The company expects to launch its coffee machines in areas that don't have competing businesses, just as mobile phone payments first took off in areas not served by banks and ATMs. (Maybe someday, Wolman muses, small shops in the middle of nowhere will be replaced by solar-powered kiosks.) Another Coinstar pilot project is looking into a way for users to deposit cash into kiosks to fund their PayPal accounts—your spare pennies instantly digitized.
But whether microchip or mobile phone, Wolman writes, the technology that delivers the knockout punch to the final mile will do so by being widely accepted and easy to use. It must, he writes, "beat cash at its own game."
BELIEVING MAKES IT SO
Cash still can be hard to beat. Some people remain uncomfortable with storing their wealth as ones and zeros, and others see cash-only shopping as a defense against debt. Wolman breaks down research showing that people overspend when they don't experience the loss of physically handing over money. "Walk into a casino with three C-notes and you know you could lose, at most, $300. Walk into a casino with a credit card, and you could lose your house," he writes. "Cash is clear."
But Wolman thinks smartphones could be enlisted to combat profligacy. Smartphone apps could be designed that would make phone purchases as emotionally resonant as cash exchanges, perhaps sending an alert when you're about to do something ill-advised. ("You could make it your own—like a voice recording from your grandma or Ben Franklin's underpants on fire.")
He notes that overspending by plastic seems to be a problem particular to industrialized nations with credit-based economies. "In the developing world, it's the physical money that gets spent, not the electronic money," he says, because low-income people face pressures to use cash on hand. As the SupaSave group proposed, a digital option might encourage saving by making people's money less available. And as Winograd points out, M-PESA is prepaid, not credit. "You can't spend it till you have it," he says.
Certainly there are people who don't like the idea of exchanging financial data by phone—what if it's lost or stolen? Biscuitwala and Wolman say the process would be similar to dealing with a stolen credit card; you'd remotely turn off access to your account by logging in from another computer, just as you'd have your bank freeze a missing card. Wolman says, "I'm sure that's the exact same question that was asked in the 1950s and '60s about credit cards, like 'What if you lose this thing?'"
Historically, Wolman says, people worry whenever technology gives us a new machine-mediated way of managing our wealth. It took ATMs, online banking and PayPal a few years to take off. The root of this discomfort, he thinks, is that money is moving from a tactile experience to an increasingly abstract one. Measuring one's worth in dollar bills—or gold, or shells, or livestock—may be arbitrary, but at least you can touch those things. Not so, ones and zeros.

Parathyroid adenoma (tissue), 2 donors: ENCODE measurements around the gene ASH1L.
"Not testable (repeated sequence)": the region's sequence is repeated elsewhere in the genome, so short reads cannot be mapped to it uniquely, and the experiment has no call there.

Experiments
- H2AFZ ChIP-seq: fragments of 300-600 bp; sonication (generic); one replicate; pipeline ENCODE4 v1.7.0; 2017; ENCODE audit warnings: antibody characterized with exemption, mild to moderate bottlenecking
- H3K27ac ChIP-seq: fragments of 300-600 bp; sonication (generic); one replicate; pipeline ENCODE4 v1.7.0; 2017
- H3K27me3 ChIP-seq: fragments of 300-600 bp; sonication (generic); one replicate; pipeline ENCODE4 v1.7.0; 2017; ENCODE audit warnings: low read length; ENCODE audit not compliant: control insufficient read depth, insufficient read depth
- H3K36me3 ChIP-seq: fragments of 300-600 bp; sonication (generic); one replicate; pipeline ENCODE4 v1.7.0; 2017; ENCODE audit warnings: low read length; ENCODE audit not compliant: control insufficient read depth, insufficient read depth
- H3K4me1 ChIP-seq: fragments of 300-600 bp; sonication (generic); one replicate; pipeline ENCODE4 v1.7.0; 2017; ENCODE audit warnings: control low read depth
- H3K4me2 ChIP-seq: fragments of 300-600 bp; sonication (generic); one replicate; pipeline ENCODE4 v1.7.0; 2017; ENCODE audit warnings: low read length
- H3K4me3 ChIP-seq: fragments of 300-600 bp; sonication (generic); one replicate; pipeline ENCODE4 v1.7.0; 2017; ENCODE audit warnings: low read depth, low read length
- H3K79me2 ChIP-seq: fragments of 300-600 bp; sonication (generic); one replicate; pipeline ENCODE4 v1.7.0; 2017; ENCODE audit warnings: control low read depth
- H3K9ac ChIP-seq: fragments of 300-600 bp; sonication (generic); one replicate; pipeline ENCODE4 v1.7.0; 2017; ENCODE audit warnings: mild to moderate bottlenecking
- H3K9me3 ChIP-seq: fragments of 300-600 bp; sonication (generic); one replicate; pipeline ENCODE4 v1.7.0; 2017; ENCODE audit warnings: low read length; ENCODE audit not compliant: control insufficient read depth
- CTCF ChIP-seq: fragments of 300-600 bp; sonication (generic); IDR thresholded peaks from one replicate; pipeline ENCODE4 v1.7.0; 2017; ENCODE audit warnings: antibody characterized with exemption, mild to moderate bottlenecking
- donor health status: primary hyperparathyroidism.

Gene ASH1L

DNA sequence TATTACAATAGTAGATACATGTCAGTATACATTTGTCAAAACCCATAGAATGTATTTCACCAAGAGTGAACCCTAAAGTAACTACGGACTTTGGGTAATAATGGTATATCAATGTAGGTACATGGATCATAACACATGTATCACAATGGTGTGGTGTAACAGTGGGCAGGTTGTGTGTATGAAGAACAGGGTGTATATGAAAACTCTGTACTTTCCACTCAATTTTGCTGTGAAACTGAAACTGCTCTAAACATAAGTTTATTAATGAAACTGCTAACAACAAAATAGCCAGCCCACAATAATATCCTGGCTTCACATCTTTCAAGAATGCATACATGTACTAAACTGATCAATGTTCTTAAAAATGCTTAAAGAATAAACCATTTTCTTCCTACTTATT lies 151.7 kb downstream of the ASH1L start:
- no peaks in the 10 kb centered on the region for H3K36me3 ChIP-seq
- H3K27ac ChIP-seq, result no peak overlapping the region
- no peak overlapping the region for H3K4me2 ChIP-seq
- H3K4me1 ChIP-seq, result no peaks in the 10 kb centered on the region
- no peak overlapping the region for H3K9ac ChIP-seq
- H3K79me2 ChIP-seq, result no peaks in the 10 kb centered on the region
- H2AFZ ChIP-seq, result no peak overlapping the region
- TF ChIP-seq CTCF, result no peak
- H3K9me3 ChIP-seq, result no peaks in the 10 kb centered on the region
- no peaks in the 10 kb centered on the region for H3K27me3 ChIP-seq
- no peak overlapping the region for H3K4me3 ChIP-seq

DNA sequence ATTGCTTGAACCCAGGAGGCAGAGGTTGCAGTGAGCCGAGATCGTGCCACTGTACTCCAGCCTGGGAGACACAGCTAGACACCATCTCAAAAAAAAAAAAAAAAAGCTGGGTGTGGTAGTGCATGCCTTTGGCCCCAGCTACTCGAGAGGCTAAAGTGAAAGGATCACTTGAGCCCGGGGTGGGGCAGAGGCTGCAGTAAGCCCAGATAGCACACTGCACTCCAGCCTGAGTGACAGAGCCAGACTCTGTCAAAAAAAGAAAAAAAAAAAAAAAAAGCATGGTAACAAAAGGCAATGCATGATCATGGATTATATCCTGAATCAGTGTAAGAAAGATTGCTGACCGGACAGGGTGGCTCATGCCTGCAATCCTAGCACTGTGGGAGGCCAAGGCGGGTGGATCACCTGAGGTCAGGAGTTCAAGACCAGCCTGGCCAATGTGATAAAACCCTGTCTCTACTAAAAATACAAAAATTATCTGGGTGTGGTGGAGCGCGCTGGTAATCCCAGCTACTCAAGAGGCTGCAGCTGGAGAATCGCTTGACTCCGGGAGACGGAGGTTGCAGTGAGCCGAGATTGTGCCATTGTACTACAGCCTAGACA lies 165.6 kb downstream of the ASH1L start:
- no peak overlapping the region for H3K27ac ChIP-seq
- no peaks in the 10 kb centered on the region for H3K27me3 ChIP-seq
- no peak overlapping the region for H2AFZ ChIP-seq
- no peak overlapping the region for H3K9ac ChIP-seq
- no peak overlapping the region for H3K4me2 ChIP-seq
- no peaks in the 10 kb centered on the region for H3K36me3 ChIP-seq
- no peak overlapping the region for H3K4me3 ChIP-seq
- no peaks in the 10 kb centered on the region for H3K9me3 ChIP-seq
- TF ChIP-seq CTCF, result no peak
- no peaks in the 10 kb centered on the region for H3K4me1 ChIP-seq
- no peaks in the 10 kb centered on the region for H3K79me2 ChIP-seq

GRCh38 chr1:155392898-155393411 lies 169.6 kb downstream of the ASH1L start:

Moving to a digital economy, he says, "forces you to think hard about the very nature of money and value itself. People don't want to think too closely about what gives their money value, because it can be a little hairy to look so closely at the fact that the only thing that makes a dollar a dollar is our belief that it's worth a dollar."
If the U.S. government wanted to, he says, it could print a $1 value on just about anything and call it our national currency—when Wolman gives talks on college campuses, he sometimes uses cafeteria tables as an example because they happen to be handy. It sounds ridiculous, but as he points out, past civilizations have traded in all kinds of unwieldy objects: the giant stone money on the island of Yap, whale teeth, dried fish. "The greenback isn't the be-all, end-all, " he says.
Indeed, one of the reasons Wolman is eager to get rid of cash is because he doesn't really consider it money. He considers it the primitive physical vessel through which the broader concept of money has been expressed, a skin we can shed now that we've stepped into the virtual age. "Cash does not have any intrinsic value, except if you are trying to light a fire or melt it down and make fillings," Wolman says. But money's value is something different—in his book he calls our faith in it "a trust in each other—a belief in a shared purpose, or at least a shared hallucination."
"Money is an idea, and you have to have faith in the idea," he says. "And in that sense, what is money? Money is anything we believe it to be."
Kara Platoni is a frequent contributor to Stanford.